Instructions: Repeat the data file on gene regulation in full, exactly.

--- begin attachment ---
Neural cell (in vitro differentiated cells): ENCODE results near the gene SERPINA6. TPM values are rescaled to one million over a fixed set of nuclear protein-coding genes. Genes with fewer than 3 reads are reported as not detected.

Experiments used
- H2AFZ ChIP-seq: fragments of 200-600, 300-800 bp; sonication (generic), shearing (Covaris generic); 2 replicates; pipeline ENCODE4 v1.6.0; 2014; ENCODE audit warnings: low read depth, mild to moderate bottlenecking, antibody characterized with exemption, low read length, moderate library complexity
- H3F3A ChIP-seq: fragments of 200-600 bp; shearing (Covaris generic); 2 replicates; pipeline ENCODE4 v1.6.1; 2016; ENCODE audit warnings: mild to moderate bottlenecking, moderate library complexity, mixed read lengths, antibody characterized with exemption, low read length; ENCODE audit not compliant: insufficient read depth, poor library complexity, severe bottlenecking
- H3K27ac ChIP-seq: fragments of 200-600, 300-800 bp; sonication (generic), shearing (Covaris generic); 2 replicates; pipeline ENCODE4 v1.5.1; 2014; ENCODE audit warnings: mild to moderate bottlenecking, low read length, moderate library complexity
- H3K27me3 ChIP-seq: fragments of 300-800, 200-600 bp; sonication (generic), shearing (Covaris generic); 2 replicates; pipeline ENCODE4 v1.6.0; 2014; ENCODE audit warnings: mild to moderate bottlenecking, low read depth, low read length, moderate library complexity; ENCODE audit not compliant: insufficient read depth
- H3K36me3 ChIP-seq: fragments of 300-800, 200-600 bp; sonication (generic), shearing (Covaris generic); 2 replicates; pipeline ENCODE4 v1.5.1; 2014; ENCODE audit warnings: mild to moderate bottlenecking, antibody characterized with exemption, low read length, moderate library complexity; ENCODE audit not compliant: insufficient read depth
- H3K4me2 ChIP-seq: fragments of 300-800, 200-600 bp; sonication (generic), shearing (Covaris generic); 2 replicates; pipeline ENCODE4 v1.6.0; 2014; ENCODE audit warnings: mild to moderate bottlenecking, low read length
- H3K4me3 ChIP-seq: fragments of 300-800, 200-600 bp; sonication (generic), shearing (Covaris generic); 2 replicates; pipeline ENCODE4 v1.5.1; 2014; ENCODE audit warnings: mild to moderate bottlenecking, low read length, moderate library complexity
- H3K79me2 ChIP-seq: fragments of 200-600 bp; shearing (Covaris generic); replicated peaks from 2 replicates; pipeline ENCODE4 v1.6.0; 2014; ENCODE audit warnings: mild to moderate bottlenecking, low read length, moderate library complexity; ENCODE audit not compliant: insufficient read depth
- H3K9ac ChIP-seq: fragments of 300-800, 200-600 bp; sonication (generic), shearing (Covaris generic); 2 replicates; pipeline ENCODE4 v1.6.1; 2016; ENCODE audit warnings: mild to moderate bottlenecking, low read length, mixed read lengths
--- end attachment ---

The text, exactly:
Neural cell (in vitro differentiated cells): ENCODE results near the gene SERPINA6. TPM values are rescaled to one million over a fixed set of nuclear protein-coding genes. Genes with fewer than 3 reads are reported as not detected.

Experiments used
- H2AFZ ChIP-seq: fragments of 200-600, 300-800 bp; sonication (generic), shearing (Covaris generic); 2 replicates; pipeline ENCODE4 v1.6.0; 2014; ENCODE audit warnings: low read depth, mild to moderate bottlenecking, antibody characterized with exemption, low read length, moderate library complexity
- H3F3A ChIP-seq: fragments of 200-600 bp; shearing (Covaris generic); 2 replicates; pipeline ENCODE4 v1.6.1; 2016; ENCODE audit warnings: mild to moderate bottlenecking, moderate library complexity, mixed read lengths, antibody characterized with exemption, low read length; ENCODE audit not compliant: insufficient read depth, poor library complexity, severe bottlenecking
- H3K27ac ChIP-seq: fragments of 200-600, 300-800 bp; sonication (generic), shearing (Covaris generic); 2 replicates; pipeline ENCODE4 v1.5.1; 2014; ENCODE audit warnings: mild to moderate bottlenecking, low read length, moderate library complexity
- H3K27me3 ChIP-seq: fragments of 300-800, 200-600 bp; sonication (generic), shearing (Covaris generic); 2 replicates; pipeline ENCODE4 v1.6.0; 2014; ENCODE audit warnings: mild to moderate bottlenecking, low read depth, low read length, moderate library complexity; ENCODE audit not compliant: insufficient read depth
- H3K36me3 ChIP-seq: fragments of 300-800, 200-600 bp; sonication (generic), shearing (Covaris generic); 2 replicates; pipeline ENCODE4 v1.5.1; 2014; ENCODE audit warnings: mild to moderate bottlenecking, antibody characterized with exemption, low read length, moderate library complexity; ENCODE audit not compliant: insufficient read depth
- H3K4me2 ChIP-seq: fragments of 300-800, 200-600 bp; sonication (generic), shearing (Covaris generic); 2 replicates; pipeline ENCODE4 v1.6.0; 2014; ENCODE audit warnings: mild to moderate bottlenecking, low read length
- H3K4me3 ChIP-seq: fragments of 300-800, 200-600 bp; sonication (generic), shearing (Covaris generic); 2 replicates; pipeline ENCODE4 v1.5.1; 2014; ENCODE audit warnings: mild to moderate bottlenecking, low read length, moderate library complexity
- H3K79me2 ChIP-seq: fragments of 200-600 bp; shearing (Covaris generic); replicated peaks from 2 replicates; pipeline ENCODE4 v1.6.0; 2014; ENCODE audit warnings: mild to moderate bottlenecking, low read length, moderate library complexity; ENCODE audit not compliant: insufficient read depth
- H3K9ac ChIP-seq: fragments of 300-800, 200-600 bp; sonication (generic), shearing (Covaris generic); 2 replicates; pipeline ENCODE4 v1.6.1; 2016; ENCODE audit warnings: mild to moderate bottlenecking, low read length, mixed read lengths